The rise of self service shopping is most often associated with changes in how people bought groceries. However, in the 1890s and 1900s, decades before the first supermarkets, some companies had already begun designing machines to do the work of salesmen. We know them as vending machines.
Advertised in a 1905 trade catalog as “The Silent Clerk,” one countertop cigar vending machine allowed the cigar dealer to fill the machine with whatever brand he chose. The actual sales, however, depended entirely on the visual appeal of the cigars and of the machine itself. The vending machine was the package. Another, larger cigar vending machine--the Triograph--drew shoppers' attention because it allowed them to view photographs of “actresses in stage costume” and “rare and racy” high art pictures through the machine's stereoscope.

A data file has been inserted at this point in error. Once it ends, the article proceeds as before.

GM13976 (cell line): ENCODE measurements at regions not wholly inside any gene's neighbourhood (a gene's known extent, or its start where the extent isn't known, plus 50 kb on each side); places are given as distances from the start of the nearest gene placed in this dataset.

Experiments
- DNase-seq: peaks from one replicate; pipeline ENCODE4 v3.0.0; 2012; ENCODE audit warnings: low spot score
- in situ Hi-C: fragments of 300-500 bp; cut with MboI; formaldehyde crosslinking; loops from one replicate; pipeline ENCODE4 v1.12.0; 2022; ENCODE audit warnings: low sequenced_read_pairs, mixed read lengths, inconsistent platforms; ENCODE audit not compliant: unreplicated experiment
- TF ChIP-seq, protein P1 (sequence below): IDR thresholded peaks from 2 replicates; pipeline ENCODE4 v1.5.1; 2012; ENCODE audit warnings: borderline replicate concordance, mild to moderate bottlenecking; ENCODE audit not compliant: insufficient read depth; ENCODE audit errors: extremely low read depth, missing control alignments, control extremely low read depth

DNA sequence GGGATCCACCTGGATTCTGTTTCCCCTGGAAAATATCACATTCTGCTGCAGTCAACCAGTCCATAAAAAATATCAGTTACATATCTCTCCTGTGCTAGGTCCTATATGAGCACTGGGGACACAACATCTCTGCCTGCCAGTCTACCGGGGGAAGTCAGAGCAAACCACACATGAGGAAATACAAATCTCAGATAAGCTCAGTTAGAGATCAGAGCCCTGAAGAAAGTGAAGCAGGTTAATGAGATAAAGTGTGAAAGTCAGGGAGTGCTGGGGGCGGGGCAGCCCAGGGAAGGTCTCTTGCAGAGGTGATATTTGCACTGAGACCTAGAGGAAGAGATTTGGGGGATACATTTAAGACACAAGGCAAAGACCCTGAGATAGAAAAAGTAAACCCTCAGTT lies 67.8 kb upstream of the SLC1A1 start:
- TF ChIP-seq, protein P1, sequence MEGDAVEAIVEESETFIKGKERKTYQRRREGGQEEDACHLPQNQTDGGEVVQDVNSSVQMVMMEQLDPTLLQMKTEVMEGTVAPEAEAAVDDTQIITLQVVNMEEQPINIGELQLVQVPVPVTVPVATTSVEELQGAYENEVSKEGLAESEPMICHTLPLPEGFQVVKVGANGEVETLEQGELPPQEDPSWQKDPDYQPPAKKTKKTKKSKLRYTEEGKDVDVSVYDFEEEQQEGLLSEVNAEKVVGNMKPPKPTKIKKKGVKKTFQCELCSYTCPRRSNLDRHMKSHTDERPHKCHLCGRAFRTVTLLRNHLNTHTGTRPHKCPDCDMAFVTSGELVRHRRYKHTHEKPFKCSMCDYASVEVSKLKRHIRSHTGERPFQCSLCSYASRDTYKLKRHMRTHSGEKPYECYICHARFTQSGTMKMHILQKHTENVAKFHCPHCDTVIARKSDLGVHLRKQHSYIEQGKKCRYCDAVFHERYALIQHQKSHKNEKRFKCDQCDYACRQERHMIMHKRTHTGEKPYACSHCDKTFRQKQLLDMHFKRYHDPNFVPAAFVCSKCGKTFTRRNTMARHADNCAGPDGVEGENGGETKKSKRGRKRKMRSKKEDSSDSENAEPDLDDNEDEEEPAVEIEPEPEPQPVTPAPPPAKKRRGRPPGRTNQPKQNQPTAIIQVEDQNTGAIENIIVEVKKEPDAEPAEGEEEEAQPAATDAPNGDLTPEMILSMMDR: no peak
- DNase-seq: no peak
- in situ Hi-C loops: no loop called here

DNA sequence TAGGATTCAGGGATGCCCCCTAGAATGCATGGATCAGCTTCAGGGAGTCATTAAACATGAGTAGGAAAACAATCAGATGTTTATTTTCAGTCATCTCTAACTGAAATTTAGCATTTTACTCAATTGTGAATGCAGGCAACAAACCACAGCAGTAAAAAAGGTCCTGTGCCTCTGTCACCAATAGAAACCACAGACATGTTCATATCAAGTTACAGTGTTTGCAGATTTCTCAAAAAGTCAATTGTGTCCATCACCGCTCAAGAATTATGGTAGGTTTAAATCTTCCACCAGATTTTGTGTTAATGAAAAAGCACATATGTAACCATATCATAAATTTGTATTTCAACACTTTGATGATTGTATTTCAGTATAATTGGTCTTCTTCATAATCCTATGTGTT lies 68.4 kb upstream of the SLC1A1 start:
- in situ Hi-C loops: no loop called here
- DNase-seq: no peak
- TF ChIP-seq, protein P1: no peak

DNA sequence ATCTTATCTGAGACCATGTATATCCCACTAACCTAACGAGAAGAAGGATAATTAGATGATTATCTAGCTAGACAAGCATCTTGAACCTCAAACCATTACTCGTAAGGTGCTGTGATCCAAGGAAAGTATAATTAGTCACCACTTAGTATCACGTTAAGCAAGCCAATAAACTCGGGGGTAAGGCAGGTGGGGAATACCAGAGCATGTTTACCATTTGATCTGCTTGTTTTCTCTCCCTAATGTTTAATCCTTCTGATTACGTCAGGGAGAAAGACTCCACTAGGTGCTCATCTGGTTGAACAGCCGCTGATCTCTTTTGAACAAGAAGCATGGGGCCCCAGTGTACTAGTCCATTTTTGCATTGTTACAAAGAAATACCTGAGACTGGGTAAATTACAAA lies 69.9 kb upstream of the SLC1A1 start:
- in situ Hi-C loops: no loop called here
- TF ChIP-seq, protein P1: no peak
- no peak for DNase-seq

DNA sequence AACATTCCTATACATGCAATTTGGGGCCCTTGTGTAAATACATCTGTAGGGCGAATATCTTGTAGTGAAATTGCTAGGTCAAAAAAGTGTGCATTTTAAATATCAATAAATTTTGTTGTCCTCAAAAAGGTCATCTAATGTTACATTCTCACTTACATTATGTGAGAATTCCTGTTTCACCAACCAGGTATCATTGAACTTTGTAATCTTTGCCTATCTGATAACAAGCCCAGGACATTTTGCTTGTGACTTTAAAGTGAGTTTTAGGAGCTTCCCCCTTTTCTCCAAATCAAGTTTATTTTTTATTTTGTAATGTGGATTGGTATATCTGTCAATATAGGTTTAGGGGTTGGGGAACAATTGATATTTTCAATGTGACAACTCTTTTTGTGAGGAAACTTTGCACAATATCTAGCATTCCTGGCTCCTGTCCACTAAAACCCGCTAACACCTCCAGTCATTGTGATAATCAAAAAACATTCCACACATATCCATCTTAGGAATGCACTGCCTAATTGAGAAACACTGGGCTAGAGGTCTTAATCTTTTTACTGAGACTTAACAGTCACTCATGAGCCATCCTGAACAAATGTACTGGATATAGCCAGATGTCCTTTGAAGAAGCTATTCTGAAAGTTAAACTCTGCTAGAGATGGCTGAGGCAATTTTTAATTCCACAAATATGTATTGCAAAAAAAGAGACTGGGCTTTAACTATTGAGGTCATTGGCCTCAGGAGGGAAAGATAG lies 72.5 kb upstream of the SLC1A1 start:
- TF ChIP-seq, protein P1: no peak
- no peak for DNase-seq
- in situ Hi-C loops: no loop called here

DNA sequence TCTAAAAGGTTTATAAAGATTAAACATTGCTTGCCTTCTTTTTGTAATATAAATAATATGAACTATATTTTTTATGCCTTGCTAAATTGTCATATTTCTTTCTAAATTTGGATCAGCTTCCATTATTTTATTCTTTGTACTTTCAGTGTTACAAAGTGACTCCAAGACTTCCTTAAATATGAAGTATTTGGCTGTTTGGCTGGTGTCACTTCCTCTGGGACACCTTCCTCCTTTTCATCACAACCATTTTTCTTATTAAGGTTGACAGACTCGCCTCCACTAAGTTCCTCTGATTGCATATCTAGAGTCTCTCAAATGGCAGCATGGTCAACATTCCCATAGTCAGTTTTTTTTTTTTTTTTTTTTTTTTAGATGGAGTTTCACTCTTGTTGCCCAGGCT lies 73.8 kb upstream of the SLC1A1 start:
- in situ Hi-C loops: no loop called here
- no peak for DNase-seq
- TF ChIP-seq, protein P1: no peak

Like later packages, these eye-catching vending machines protected the goods inside them before delivering them in a convenient, modern way.
Additional content in the Hagley Digital Archive: